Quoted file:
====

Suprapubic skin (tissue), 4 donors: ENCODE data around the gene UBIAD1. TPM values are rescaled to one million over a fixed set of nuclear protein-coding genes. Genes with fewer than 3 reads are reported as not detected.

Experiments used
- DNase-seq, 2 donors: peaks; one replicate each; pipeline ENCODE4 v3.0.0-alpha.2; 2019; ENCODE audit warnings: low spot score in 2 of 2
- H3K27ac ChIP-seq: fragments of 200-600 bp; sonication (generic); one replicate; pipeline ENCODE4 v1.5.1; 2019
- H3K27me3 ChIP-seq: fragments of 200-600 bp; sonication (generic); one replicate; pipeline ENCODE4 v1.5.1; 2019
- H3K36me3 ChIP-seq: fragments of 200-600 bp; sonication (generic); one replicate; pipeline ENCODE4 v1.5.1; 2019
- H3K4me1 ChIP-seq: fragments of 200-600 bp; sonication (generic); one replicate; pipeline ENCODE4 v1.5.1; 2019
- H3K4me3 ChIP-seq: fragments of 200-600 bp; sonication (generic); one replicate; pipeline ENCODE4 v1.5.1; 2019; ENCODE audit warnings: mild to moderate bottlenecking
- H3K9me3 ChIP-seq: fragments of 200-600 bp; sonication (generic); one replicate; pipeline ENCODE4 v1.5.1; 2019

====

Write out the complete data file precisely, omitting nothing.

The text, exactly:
Suprapubic skin (tissue), 4 donors: ENCODE data around the gene UBIAD1. TPM values are rescaled to one million over a fixed set of nuclear protein-coding genes. Genes with fewer than 3 reads are reported as not detected.

Experiments used
- DNase-seq, 2 donors: peaks; one replicate each; pipeline ENCODE4 v3.0.0-alpha.2; 2019; ENCODE audit warnings: low spot score in 2 of 2
- H3K27ac ChIP-seq: fragments of 200-600 bp; sonication (generic); one replicate; pipeline ENCODE4 v1.5.1; 2019
- H3K27me3 ChIP-seq: fragments of 200-600 bp; sonication (generic); one replicate; pipeline ENCODE4 v1.5.1; 2019
- H3K36me3 ChIP-seq: fragments of 200-600 bp; sonication (generic); one replicate; pipeline ENCODE4 v1.5.1; 2019
- H3K4me1 ChIP-seq: fragments of 200-600 bp; sonication (generic); one replicate; pipeline ENCODE4 v1.5.1; 2019
- H3K4me3 ChIP-seq: fragments of 200-600 bp; sonication (generic); one replicate; pipeline ENCODE4 v1.5.1; 2019; ENCODE audit warnings: mild to moderate bottlenecking
- H3K9me3 ChIP-seq: fragments of 200-600 bp; sonication (generic); one replicate; pipeline ENCODE4 v1.5.1; 2019